Family members can be our best friends or our worst enemies. Teaching siblings how to get along with each other is one of the best ways to teach good boundaries and excellent social skills. We should not expect that our children will get along all the time or always enjoy each other's company. It is a rare family where the children do not have squabbles now and then; sometimes there are periods when there are a lot of them. If parents use these opportunities to instruct their child in how to get along with others, they are building foundations for forming healthy relationships.

If a child can get along with her sister that just took off with her bicycle or who is not doing her share of the chores, she will be better equipped to get along with the co-worker that is walking off with things from her desk or not taking responsibility for her work load. If children are taught how to maintain a good attitude and to be proactive in dealing with difficult people and situations at home on a daily basis, they will have an excellent foundation for dealing with all the different people they meet in the rest of life. Teaching our own children how to get along is the best way to start in building good friendships. Not only do they learn how to get along with others, but they also learn to turn to each other for companionship.

There are many types of activities that parents can get their children involved in to meet friends and learn social skills. This is especially good for families with only one child or children that are spaced very far apart. Finding a home school support group is often a good first step. Home school support groups usually include field trips as part of the group. If a family has a particular interest or area of study, they can plan a field trip and other people will sign up to go along. Support groups also have activities through out the year such as science fairs, international fairs, spelling bees, pot lucks and park days. After doing various things together with a group of people, familiarity builds and people get to know each other.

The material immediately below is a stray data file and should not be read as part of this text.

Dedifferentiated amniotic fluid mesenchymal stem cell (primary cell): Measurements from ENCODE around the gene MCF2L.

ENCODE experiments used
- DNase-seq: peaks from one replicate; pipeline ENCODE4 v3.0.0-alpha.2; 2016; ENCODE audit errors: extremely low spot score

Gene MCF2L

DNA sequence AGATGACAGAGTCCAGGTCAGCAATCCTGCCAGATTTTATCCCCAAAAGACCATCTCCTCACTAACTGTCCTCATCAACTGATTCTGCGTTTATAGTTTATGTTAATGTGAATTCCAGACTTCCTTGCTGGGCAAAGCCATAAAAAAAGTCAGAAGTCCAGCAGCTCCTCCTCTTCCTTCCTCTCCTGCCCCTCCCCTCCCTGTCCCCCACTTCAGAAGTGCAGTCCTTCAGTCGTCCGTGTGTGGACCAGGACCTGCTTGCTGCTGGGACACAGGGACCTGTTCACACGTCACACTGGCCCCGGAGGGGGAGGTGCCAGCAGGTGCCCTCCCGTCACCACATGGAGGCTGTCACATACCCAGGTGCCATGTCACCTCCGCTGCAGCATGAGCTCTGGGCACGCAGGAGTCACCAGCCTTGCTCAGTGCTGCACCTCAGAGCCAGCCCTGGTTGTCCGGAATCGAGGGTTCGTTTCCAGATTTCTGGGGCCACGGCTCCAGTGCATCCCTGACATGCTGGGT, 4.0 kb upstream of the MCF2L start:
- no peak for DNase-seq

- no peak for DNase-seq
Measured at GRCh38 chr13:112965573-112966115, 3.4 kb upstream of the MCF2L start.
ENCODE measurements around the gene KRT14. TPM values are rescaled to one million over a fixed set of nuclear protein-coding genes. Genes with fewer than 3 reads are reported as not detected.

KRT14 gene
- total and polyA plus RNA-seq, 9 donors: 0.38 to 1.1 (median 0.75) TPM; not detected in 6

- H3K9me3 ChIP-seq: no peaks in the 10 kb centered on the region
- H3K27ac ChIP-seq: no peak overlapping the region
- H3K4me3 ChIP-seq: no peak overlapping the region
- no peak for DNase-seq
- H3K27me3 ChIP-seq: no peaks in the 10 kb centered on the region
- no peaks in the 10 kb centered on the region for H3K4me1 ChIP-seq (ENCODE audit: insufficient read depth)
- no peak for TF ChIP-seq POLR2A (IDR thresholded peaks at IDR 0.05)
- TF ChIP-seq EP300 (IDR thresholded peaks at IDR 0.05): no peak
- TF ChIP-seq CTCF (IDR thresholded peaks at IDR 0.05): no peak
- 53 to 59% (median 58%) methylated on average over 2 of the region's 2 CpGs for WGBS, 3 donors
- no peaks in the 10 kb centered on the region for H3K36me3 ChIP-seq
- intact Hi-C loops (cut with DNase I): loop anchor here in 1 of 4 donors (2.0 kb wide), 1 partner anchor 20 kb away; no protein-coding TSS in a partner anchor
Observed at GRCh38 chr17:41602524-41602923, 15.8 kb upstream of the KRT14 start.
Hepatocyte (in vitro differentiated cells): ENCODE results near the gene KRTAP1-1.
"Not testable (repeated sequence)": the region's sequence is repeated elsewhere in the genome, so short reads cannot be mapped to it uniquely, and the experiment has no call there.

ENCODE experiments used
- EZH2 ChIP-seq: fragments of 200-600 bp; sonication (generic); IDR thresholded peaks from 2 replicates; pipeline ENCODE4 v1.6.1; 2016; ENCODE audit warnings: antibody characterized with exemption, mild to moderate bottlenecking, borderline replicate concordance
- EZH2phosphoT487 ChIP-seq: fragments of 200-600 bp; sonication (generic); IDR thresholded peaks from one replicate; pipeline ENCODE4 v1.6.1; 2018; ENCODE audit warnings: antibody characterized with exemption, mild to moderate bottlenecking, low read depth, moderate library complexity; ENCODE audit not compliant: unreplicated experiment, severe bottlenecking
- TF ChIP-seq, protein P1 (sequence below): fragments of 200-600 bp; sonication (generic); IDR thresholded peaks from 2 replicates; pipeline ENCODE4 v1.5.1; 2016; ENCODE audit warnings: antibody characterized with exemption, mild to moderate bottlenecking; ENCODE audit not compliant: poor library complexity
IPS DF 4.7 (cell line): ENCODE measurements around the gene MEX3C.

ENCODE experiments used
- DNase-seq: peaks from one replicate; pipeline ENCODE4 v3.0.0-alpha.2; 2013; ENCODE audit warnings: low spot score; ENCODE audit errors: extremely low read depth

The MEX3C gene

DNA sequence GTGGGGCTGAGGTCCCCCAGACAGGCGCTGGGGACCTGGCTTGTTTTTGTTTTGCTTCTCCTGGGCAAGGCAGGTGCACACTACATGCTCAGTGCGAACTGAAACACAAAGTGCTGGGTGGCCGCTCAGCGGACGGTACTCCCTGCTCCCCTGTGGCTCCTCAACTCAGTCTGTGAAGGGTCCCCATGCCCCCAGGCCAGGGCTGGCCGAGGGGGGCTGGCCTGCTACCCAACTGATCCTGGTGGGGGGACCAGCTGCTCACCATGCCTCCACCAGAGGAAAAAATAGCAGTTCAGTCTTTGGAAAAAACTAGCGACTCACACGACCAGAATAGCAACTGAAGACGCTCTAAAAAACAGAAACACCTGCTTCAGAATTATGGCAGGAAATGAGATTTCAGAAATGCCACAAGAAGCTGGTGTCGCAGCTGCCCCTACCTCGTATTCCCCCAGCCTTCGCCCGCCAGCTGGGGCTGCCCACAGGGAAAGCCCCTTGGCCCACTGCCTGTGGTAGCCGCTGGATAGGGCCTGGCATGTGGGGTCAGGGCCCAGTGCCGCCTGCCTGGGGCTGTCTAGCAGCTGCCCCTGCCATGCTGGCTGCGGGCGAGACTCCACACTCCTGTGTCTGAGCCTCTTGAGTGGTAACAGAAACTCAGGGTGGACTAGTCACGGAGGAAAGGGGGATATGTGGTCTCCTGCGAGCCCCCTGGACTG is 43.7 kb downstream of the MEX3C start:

There are many other activities where children meet and interact with others apart from home school support groups. A short list would be church, neighbors, library groups, scouting, 4H, community groups, organized sports and band. In these ways, children get to know each other and build friendships. Many of these activities include children from families that use other educational options, so the children can easily have a wide range of interaction with people other than home schoolers.

Like many other American families, home educating families can have trouble finding a balance where they aren't involved in too many activities. Worries about children not having enough interaction with people outside the family are seldom heard. The most common concern about social interaction is about becoming too busy. There are so many activities available that it's easy to become overwhelmed with it all. The real issue is finding and maintaining a balance between outside activities and family life.

*This article first published on September 6, 2006.


Cynthia is a home educating mother to three children. She is a member of The Christian Writer's Guild.